Another aspect about neoliberalism is the politics around wages. As Thomas Palley says,

With regard to income distribution, neoliberalism asserts that factors of production—labor and capital—get paid what they are worth. This is accomplished through the supply and demand process, whereby payment depends on a factor’s relative scarcity (supply) and its productivity (which affects demand).

The theoretical basis for this is the narrative build in neoclassical economics using the notion of a production function and marginalism. Reality check: In the late 70s and early 80s, orthodox economists promoted government policies of high interest rates and this created unemployment and led to drastic weakening of labour unions. They were also weakened by laws. Again, markets for you but state power for me.

To quote Chomsky again from the interview,

[neoliberalism’s] crucial principle is undermining mechanisms of social solidarity and mutual support and popular engagement in determining policy.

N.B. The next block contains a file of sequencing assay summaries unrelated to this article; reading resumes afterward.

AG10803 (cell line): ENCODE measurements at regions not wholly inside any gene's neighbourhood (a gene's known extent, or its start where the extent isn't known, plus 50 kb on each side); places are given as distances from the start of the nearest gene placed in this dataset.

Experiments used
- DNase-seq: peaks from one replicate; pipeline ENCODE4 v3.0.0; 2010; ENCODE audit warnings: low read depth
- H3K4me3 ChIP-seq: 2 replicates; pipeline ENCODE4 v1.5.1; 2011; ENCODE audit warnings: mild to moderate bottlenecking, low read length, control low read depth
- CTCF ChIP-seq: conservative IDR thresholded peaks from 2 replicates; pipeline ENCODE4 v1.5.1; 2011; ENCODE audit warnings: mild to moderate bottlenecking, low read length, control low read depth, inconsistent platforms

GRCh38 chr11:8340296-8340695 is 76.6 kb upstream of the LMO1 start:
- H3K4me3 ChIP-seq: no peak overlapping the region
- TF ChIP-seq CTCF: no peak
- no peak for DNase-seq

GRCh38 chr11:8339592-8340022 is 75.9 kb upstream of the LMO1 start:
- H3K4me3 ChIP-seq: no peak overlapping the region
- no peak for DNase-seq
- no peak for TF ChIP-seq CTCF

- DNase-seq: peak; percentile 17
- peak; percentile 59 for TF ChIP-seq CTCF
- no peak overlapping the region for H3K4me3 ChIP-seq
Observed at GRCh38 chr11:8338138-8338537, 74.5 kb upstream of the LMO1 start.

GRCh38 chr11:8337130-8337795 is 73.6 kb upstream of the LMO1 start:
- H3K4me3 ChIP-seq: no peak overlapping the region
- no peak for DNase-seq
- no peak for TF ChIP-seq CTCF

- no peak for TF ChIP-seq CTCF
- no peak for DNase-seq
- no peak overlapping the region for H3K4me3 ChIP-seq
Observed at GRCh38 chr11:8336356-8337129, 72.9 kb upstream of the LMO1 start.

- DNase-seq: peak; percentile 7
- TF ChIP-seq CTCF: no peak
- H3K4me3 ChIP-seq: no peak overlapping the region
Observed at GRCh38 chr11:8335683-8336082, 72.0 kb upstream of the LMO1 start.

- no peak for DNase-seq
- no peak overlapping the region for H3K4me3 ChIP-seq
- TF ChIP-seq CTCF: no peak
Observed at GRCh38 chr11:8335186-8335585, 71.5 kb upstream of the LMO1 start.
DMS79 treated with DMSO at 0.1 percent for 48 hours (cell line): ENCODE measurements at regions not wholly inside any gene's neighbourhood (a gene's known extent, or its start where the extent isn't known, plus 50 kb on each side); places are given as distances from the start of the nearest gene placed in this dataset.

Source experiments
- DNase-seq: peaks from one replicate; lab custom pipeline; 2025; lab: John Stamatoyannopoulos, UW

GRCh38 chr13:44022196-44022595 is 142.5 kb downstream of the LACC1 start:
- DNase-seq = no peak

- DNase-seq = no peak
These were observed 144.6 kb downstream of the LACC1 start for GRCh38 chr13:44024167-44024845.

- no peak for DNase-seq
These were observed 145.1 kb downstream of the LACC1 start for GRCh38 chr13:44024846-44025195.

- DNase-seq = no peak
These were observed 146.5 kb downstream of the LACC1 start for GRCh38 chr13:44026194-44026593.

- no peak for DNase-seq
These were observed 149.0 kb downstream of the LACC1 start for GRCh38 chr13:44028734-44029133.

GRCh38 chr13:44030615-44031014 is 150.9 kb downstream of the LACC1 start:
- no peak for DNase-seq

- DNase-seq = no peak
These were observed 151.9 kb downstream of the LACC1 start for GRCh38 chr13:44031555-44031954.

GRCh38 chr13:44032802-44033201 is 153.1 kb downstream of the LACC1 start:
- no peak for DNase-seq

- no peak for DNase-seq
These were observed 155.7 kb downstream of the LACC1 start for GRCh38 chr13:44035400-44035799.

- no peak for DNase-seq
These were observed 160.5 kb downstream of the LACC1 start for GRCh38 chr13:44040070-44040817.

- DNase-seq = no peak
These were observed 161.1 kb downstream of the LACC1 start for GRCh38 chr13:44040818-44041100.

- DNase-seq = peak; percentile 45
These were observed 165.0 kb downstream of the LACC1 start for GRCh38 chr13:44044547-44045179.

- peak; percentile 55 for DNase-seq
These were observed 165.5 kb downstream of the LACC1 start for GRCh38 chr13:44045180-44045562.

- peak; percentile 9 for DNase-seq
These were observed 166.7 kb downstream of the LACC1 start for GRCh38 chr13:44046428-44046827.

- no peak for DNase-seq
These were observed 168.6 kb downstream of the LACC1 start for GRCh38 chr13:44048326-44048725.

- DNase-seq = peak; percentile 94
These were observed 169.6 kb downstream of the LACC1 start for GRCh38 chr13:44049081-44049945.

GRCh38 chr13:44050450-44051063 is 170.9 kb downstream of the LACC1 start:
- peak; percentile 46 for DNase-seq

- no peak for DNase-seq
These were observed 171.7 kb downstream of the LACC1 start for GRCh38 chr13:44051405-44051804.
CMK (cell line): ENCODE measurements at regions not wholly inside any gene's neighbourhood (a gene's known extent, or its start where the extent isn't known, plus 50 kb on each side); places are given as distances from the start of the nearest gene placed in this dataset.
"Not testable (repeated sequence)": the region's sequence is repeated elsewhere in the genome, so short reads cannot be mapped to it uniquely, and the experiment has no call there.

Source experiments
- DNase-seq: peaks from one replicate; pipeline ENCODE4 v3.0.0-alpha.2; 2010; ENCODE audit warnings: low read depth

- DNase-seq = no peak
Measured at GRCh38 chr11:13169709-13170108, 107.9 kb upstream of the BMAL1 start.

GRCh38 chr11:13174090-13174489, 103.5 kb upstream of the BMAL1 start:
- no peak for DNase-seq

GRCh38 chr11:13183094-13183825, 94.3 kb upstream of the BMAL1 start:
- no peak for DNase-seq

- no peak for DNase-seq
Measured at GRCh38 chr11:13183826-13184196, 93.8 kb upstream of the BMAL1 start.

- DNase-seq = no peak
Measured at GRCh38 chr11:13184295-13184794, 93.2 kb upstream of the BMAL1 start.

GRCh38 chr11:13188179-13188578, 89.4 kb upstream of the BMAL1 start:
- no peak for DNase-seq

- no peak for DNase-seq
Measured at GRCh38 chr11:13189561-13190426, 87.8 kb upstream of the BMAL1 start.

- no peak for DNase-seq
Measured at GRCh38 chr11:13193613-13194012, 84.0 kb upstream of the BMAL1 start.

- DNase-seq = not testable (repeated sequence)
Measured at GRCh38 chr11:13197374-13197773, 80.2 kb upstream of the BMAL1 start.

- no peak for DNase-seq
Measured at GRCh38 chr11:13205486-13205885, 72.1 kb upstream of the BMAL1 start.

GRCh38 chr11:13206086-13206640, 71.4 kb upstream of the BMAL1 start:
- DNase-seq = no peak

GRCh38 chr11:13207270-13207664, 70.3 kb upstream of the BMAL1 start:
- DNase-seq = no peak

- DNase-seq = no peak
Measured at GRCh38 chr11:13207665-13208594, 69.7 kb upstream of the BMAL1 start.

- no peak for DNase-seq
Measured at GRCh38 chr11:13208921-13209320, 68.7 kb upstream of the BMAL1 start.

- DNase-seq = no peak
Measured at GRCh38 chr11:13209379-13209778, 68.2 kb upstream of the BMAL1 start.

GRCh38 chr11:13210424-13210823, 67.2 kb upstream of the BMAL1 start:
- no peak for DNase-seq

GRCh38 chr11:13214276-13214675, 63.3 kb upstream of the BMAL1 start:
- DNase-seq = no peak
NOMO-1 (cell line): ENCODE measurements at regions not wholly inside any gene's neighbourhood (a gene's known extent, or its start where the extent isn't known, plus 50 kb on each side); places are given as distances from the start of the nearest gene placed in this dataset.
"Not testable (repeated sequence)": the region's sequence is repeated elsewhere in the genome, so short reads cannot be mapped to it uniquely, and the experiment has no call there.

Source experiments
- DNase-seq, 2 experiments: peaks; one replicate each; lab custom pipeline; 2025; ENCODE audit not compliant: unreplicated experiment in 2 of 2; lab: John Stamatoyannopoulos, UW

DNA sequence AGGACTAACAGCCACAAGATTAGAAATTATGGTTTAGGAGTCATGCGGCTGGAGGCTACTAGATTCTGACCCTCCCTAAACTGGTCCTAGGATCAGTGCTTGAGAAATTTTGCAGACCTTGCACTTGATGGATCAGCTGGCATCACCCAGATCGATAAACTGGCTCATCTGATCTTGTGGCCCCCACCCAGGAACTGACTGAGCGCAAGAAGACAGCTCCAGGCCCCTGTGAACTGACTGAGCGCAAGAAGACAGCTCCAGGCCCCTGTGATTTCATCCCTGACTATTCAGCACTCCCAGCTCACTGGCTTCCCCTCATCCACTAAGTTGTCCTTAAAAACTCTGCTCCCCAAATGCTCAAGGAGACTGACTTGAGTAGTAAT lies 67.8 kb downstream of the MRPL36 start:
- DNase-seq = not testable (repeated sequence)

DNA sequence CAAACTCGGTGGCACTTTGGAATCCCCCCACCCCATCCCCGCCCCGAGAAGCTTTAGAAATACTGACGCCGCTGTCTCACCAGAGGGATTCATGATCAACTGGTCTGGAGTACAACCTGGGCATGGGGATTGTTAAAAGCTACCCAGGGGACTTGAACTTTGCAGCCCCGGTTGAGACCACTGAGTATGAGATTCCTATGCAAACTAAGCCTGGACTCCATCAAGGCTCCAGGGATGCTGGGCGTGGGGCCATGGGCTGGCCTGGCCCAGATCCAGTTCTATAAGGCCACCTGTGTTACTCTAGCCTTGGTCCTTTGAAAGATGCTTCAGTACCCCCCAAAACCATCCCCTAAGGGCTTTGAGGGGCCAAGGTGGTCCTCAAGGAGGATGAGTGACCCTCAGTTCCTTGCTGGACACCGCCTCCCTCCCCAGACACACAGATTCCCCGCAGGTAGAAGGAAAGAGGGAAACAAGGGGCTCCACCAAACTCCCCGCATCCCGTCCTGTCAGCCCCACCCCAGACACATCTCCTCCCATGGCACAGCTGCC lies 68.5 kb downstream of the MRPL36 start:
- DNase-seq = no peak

Two Hundred Years Of Ricardian Trade Theory

Ingrid Kvangraven has a nice article200 Years of Ricardian Trade Theory: How Is This Still A Thing? on the blog, Developing Economics. In that, she asks how “the observation of persistent imbalances (and recurring debt crises in the deficit countries) appears to have little impact on the popularity of Ricardo’s theory.”

It’s a nice article going into details about the assumptions of the trade theory, but let me just add another perspective. New Consensus Economics is based on the assumption about the magic of prices and market forces acting to resolve imbalances. Government “intervention” (a loaded word), supposedly spoils this magic and economists are trained to think that this is the reason for crisis. So a New Consensus economist doesn’t find this to be contradictory. “Hey government, why did you interfere with the workings of the market”, an economist is likely to say.

The role of the government in this model is mainly about law and order and is supposed to balance its books. Whenever a crisis arises, economists tend to blame “fiscal profligacy” and recommend contraction of fiscal policy and “economic reforms”.